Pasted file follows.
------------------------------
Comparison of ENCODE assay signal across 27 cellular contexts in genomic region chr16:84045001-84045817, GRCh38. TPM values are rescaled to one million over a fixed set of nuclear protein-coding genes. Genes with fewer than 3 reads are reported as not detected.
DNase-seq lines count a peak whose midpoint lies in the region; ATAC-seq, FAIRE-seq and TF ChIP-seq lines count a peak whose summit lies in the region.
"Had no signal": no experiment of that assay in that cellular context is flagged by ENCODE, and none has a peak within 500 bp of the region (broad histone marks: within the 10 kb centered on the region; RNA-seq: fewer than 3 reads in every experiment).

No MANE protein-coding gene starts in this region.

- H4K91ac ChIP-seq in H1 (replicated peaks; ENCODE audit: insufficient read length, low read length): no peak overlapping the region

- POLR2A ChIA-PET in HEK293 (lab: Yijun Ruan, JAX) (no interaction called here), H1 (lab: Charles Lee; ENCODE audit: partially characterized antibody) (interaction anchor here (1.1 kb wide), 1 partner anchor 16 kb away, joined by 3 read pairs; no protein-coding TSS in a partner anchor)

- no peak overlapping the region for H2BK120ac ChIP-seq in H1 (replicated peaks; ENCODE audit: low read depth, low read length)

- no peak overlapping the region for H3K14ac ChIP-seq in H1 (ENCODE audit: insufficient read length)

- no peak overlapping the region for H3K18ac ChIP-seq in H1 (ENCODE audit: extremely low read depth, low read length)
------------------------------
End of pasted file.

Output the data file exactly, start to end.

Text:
Comparison of ENCODE assay signal across 27 cellular contexts in genomic region chr16:84045001-84045817, GRCh38. TPM values are rescaled to one million over a fixed set of nuclear protein-coding genes. Genes with fewer than 3 reads are reported as not detected.
DNase-seq lines count a peak whose midpoint lies in the region; ATAC-seq, FAIRE-seq and TF ChIP-seq lines count a peak whose summit lies in the region.
"Had no signal": no experiment of that assay in that cellular context is flagged by ENCODE, and none has a peak within 500 bp of the region (broad histone marks: within the 10 kb centered on the region; RNA-seq: fewer than 3 reads in every experiment).

No MANE protein-coding gene starts in this region.

- H4K91ac ChIP-seq in H1 (replicated peaks; ENCODE audit: insufficient read length, low read length): no peak overlapping the region

- POLR2A ChIA-PET in HEK293 (lab: Yijun Ruan, JAX) (no interaction called here), H1 (lab: Charles Lee; ENCODE audit: partially characterized antibody) (interaction anchor here (1.1 kb wide), 1 partner anchor 16 kb away, joined by 3 read pairs; no protein-coding TSS in a partner anchor)

- no peak overlapping the region for H2BK120ac ChIP-seq in H1 (replicated peaks; ENCODE audit: low read depth, low read length)

- no peak overlapping the region for H3K14ac ChIP-seq in H1 (ENCODE audit: insufficient read length)

- no peak overlapping the region for H3K18ac ChIP-seq in H1 (ENCODE audit: extremely low read depth, low read length)